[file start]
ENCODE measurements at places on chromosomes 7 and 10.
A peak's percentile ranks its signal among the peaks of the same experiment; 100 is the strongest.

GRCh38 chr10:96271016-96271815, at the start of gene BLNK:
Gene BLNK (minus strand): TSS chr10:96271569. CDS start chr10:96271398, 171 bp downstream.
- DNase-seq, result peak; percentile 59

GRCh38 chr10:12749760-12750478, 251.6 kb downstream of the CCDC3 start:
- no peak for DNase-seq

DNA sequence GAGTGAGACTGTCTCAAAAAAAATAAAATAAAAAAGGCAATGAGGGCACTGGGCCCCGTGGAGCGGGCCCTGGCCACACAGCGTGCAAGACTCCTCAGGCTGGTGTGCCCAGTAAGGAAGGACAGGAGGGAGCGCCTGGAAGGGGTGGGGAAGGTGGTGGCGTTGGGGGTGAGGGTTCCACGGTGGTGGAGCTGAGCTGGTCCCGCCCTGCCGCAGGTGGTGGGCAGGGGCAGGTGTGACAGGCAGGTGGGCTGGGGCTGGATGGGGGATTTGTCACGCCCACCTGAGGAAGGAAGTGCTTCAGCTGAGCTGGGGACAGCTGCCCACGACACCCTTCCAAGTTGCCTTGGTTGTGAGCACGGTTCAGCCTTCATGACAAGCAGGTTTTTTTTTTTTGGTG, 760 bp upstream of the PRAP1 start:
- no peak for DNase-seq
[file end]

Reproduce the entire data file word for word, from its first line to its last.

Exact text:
ENCODE measurements at places on chromosomes 7 and 10.
A peak's percentile ranks its signal among the peaks of the same experiment; 100 is the strongest.

GRCh38 chr10:96271016-96271815, at the start of gene BLNK:
Gene BLNK (minus strand): TSS chr10:96271569. CDS start chr10:96271398, 171 bp downstream.
- DNase-seq, result peak; percentile 59

GRCh38 chr10:12749760-12750478, 251.6 kb downstream of the CCDC3 start:
- no peak for DNase-seq

DNA sequence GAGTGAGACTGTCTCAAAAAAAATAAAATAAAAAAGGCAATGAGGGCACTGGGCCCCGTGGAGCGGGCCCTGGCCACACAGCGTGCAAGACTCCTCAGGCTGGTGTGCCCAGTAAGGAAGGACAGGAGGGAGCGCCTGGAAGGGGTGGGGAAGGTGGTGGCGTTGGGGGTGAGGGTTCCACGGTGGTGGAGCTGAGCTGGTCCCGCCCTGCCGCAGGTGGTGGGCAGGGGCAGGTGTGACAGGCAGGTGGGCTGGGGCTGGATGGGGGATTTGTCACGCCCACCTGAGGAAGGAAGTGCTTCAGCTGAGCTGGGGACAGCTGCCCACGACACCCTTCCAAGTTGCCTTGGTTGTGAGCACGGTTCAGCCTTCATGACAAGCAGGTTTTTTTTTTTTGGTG, 760 bp upstream of the PRAP1 start:
- no peak for DNase-seq